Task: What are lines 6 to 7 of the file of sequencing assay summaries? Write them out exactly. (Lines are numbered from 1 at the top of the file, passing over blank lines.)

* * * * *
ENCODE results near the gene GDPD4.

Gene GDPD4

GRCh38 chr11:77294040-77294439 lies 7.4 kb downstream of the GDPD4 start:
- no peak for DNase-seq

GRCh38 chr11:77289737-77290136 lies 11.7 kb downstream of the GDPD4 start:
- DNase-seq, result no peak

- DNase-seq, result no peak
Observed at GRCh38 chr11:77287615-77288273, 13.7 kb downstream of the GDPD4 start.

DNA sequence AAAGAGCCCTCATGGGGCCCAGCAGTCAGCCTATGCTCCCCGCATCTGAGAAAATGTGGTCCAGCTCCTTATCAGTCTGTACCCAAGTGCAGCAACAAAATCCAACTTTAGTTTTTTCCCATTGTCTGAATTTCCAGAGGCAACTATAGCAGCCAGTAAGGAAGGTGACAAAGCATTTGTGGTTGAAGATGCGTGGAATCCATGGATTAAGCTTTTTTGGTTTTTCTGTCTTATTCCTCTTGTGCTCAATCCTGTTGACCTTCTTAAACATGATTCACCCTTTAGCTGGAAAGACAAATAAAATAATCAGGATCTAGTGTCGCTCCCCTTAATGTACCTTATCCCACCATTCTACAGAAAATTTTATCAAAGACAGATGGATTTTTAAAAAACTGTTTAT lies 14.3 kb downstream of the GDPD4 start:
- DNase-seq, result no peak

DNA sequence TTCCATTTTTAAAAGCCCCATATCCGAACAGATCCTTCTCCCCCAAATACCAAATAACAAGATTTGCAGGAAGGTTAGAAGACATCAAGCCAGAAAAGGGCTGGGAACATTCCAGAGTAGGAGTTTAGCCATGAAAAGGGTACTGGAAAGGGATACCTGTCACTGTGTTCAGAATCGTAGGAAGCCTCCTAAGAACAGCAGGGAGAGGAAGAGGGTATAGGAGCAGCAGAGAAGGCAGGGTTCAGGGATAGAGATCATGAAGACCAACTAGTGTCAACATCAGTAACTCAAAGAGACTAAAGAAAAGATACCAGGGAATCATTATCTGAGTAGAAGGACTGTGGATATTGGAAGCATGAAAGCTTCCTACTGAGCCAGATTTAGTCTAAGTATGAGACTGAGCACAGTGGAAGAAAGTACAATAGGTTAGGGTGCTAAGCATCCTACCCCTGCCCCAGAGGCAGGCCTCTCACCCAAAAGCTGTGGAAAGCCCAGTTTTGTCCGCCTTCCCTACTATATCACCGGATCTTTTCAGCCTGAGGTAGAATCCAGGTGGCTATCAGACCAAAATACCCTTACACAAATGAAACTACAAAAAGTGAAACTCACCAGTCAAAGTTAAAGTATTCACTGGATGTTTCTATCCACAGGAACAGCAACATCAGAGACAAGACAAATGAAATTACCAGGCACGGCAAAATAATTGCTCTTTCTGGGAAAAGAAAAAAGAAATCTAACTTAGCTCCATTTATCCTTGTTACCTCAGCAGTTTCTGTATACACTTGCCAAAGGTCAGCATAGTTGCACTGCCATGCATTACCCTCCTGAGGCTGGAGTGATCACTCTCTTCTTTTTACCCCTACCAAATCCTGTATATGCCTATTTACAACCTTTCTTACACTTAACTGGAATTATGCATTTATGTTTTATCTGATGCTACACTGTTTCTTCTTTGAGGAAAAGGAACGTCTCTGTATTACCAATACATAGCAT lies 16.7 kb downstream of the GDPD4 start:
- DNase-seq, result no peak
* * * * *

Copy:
- DNase-seq, result no peak

- DNase-seq, result no peak